RHYS BOWEN: When we start writing we have in our minds a story we'd like to tell. It's about the characters and murder, betrayal, revenge, greed, fear, secrets... but to bring these stories to life, we need to put our characters into a setting and in my case into a time. I've set books in New York, in Nice, in Dublin, London, and this year's books in Paris and Hollywood. Since I don't live in any of the above places, I've had to do my homework and make sure I get everything right. This involves going to the city, walking the streets that my characters walk, eating where my characters might have had a meal and generally seeing the city through the eyes of my characters. I prowled around the Hotel Negresco in Nice--peering into corners and behind doors. I have spent time at Hearst Castle where foul deeds will happen next year.
But then our stories also take place within an environment, a particular level of society, within a trade, a profession. I've set stories within the sweat-shops of the garment industry, at a stately home of a duke, at Coco Chanel's fashion show and the upcoming Molly book will be set in the art world of post-Impressionist Paris. All of these involve a good deal of research. For the sweat shops book I read the Senate depositions after the Triangle fire so that everything that happened to my characters had happened to a real girl. I read every biography of Chanel, books on and by Picasso, Gertrude Stein, the Impressionists. I also look at hundreds of photographs of the time and place.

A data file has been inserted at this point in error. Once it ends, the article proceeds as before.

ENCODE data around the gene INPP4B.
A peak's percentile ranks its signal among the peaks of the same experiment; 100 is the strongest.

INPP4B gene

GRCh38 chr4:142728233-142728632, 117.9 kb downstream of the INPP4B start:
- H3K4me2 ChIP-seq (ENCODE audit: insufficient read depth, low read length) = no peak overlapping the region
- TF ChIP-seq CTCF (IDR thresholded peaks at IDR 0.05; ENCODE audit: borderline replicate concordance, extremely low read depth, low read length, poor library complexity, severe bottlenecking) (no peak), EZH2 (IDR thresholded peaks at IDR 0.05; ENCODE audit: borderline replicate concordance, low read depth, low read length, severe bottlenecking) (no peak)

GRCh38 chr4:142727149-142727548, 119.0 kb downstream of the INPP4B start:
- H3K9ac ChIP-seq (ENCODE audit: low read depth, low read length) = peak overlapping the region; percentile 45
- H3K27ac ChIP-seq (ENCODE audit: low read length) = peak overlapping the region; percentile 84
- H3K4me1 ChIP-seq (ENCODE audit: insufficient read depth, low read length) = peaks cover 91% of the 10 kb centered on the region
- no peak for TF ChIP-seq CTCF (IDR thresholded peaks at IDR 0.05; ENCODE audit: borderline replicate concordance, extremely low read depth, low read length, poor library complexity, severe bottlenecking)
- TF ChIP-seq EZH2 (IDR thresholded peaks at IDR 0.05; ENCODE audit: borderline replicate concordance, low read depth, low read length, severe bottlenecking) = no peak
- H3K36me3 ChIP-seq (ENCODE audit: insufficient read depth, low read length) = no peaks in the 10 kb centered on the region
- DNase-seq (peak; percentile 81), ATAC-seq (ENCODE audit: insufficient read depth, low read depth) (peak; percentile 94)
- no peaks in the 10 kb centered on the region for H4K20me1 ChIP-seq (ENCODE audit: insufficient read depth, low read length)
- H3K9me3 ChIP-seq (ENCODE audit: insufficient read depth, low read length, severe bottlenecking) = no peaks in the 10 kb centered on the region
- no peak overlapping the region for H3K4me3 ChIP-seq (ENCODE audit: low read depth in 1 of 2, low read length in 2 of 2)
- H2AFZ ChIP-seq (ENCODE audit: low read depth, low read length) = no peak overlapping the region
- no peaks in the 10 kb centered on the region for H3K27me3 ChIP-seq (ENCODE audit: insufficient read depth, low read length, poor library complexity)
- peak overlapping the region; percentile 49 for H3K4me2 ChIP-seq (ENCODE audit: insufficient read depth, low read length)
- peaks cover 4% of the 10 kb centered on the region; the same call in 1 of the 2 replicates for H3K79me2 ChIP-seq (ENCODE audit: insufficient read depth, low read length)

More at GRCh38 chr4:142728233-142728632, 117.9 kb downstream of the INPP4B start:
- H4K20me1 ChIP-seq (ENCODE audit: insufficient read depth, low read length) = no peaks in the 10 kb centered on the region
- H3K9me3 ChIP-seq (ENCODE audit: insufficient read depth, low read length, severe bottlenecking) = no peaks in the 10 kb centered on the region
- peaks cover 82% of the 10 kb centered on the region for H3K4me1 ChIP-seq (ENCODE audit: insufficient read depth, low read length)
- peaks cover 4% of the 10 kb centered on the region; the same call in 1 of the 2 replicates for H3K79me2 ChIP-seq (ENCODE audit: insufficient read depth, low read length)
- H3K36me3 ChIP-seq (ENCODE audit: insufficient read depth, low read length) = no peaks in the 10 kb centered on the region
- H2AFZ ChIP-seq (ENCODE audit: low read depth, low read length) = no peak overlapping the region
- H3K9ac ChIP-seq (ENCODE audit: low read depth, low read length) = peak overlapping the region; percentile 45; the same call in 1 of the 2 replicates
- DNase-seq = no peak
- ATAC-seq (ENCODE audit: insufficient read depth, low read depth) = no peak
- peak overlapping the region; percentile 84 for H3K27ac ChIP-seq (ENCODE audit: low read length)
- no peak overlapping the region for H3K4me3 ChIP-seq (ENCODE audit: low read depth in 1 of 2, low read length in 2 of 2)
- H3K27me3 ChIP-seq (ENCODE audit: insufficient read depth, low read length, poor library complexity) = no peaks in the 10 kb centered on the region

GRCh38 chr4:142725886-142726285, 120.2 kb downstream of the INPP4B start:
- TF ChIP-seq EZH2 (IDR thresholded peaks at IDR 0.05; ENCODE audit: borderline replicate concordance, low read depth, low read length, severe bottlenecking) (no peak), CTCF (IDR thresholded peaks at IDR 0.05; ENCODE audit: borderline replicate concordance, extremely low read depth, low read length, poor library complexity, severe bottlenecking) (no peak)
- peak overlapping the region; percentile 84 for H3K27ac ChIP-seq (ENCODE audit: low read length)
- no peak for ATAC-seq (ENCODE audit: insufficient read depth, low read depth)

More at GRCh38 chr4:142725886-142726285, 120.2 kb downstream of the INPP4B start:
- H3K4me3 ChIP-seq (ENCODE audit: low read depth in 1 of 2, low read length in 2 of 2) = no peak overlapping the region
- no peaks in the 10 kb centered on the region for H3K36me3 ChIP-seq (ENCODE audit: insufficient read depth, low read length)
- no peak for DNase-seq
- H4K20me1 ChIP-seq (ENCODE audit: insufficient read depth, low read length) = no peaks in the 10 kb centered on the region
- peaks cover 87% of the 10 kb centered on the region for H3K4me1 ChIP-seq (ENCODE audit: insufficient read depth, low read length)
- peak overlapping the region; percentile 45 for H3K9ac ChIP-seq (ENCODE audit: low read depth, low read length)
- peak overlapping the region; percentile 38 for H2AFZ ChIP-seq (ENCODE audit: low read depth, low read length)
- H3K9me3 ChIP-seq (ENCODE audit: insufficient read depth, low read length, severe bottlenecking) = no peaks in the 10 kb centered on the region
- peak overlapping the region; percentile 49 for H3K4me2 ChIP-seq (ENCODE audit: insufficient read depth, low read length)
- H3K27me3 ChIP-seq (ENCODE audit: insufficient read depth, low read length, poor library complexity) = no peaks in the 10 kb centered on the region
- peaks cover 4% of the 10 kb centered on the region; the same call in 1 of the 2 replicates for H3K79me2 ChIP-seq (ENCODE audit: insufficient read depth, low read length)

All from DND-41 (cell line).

And along the way we realize we have become something of an expert. This was brought home to me when I watched PBS a few weeks ago and saw programs on Chanel and on Post-Impressionist Paris. I found myself arguing with the screen, pointing out things they had overlooked or hadn't got quite right. "What about Vera?" I demanded. "You haven't mentioned how Coco lured her back to Paris to destroy Churchill."
It's rather satisfying actually, to become knowledgeable in subjects we never expected to study. Another good by-product of being a fiction writer. And it always amazes me how very generous the real experts are. If we approach them and tell them we need certain knowledge for a book they go out of their way to make sure we get everything right. I've thanked policemen in Wales, a forensic pathologist, the New York historical society and many more.
So how about you, Reds? Have you become accidental experts?